Engendering Empathy, Begetting Backlash: American Attitudes Toward Syrian Refugees

Claire L. Adida | Adeline Lo | Melina Platas
2017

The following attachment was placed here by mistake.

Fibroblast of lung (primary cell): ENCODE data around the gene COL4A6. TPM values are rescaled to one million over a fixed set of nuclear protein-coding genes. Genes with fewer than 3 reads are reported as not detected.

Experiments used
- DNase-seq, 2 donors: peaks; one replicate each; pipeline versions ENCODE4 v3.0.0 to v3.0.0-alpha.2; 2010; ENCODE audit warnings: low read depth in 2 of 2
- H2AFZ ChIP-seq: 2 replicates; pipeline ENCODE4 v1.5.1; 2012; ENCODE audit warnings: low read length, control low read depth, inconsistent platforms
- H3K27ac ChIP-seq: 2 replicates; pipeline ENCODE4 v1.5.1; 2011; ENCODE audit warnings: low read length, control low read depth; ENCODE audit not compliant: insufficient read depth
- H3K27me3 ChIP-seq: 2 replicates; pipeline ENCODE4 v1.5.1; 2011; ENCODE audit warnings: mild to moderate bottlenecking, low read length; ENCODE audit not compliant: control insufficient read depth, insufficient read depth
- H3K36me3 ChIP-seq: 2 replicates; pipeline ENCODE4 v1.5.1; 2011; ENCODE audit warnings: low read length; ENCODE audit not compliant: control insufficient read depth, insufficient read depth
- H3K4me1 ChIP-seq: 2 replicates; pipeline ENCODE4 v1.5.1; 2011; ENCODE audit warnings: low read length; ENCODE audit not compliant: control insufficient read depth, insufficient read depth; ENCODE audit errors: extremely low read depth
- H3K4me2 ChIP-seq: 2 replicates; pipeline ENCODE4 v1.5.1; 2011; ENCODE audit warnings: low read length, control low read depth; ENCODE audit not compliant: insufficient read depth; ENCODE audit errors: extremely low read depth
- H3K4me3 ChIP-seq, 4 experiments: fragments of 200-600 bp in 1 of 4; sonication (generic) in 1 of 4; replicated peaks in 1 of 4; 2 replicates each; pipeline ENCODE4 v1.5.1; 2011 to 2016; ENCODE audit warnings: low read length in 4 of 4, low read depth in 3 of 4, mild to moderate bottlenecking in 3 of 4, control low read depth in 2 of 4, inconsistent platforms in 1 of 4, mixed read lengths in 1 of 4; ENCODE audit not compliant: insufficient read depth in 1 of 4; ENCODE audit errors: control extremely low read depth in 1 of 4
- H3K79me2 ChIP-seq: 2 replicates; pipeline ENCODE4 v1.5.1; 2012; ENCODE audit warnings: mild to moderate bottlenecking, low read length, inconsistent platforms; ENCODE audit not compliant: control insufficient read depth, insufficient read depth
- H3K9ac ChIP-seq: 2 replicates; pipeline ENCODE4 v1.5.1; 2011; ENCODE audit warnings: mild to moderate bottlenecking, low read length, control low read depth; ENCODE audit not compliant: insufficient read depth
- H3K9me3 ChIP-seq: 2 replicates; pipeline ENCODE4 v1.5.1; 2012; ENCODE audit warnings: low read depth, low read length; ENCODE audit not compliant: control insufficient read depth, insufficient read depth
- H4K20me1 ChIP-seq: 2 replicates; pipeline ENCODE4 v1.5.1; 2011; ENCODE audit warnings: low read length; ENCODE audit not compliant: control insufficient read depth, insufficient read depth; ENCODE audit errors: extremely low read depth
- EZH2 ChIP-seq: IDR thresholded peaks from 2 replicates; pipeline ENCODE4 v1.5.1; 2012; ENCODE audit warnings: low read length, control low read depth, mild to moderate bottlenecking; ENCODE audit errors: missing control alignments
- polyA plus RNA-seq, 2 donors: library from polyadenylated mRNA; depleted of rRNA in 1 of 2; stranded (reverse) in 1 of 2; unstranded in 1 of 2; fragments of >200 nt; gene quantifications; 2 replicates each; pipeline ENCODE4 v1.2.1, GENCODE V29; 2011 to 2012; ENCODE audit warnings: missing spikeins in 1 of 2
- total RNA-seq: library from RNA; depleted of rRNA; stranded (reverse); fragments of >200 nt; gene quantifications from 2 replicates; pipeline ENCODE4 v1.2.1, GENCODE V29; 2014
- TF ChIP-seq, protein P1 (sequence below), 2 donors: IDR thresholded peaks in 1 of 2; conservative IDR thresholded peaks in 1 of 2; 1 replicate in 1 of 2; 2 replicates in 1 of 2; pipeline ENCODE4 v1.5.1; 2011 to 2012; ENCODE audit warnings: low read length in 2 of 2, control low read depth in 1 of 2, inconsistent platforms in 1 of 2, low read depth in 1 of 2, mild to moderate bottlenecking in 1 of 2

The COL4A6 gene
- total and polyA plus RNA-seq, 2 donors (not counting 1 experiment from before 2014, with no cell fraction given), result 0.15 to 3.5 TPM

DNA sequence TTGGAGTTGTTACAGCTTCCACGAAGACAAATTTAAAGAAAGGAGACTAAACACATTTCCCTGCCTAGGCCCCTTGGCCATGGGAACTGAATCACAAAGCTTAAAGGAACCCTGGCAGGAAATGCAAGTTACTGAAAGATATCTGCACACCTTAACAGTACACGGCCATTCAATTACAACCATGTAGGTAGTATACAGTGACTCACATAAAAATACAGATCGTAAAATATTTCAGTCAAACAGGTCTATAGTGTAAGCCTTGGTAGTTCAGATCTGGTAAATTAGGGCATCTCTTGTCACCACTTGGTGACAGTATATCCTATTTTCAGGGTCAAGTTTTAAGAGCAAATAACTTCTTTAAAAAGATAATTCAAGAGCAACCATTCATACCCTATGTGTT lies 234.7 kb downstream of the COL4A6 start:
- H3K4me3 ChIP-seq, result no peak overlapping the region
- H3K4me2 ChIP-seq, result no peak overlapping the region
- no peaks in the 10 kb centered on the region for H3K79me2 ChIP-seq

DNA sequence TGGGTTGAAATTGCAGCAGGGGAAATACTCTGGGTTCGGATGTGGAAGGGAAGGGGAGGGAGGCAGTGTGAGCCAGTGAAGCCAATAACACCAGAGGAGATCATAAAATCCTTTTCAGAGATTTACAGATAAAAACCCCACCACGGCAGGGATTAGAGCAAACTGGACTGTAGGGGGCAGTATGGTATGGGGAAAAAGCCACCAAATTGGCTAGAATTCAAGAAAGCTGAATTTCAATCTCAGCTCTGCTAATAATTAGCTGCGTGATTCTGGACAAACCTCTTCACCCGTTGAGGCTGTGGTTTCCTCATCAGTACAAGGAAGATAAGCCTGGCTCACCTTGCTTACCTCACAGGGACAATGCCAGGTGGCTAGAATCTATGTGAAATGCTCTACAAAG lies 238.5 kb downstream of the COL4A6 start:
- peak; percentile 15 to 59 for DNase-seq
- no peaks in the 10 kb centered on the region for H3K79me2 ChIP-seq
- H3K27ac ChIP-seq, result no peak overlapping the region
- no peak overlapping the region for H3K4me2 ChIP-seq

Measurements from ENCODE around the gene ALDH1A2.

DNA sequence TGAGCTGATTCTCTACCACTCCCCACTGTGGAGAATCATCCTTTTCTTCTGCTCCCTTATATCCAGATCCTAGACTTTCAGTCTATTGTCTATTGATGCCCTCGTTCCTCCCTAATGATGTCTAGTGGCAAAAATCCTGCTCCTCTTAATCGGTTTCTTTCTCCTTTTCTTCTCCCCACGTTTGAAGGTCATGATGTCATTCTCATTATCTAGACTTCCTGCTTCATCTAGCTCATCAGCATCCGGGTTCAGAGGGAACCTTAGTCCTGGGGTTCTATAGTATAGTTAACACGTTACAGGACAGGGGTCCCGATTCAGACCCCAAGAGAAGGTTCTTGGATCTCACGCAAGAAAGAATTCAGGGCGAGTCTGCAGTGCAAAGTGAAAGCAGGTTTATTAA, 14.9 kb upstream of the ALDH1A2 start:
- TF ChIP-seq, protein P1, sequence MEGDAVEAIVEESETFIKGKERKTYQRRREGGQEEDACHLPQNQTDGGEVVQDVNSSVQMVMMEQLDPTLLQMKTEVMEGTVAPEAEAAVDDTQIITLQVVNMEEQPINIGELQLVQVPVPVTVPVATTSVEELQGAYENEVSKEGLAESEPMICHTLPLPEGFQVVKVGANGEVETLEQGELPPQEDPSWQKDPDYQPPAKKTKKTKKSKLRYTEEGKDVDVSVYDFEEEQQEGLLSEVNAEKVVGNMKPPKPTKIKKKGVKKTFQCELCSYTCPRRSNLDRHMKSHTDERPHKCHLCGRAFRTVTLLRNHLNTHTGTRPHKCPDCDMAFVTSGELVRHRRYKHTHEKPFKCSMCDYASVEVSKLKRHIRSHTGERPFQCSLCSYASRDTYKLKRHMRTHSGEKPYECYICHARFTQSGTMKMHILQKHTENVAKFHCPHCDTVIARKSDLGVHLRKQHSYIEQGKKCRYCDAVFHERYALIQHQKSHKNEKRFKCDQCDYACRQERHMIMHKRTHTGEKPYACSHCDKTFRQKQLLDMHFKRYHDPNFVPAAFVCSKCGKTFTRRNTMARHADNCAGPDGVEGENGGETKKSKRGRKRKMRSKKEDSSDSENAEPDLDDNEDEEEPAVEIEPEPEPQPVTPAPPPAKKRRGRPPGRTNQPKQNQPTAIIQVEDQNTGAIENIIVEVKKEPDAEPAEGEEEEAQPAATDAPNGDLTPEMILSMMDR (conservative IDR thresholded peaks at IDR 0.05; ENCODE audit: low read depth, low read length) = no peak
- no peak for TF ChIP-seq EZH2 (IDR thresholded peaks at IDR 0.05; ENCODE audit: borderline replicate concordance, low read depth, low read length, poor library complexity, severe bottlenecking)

Existing research has shown how easily individuals are moved to harbor exclusionary attitudes toward out-group members. Can we foster inclusion instead? This paper leverages the ongoing Syrian refugee crisis – one of the most significant humanitarian crises of our time – to test whether and under what conditions American citizens adopt more inclusionary attitudes and behaviors toward Syrian refugees. We conduct a nationally representative survey of American citizens in the weeks leading up to the 2016 presidential election and experimentally test two mechanisms hypothesized to promote inclusion: information and empathy. We examine attitudinal measures of acceptance of refugees, as well as a substantively important behavioral measure – writing a letter to the 45th president of the United States in support of refugees. Our results unveil significant effects on attitudes and behavior of both empathy and information treatments that are mediated by partisanship. The empathy treatment resulted in an increase in the likelihood of writing a letter in support of refugees. An examination of heterogeneous effects by party reveals that the empathy treatment engendered inclusionary attitudes among Independents, and the increase in letter writing was driven primarily by Democrats, whose underlying attitudes did not change, but also by Republicans. The information treatment, on the other hand, did not robustly improve attitudes or behavior of Democrats or Independents, and may have induced a backlash among Republicans. We discuss implications for understanding what kinds of interventions increase inclusion and which create backlash.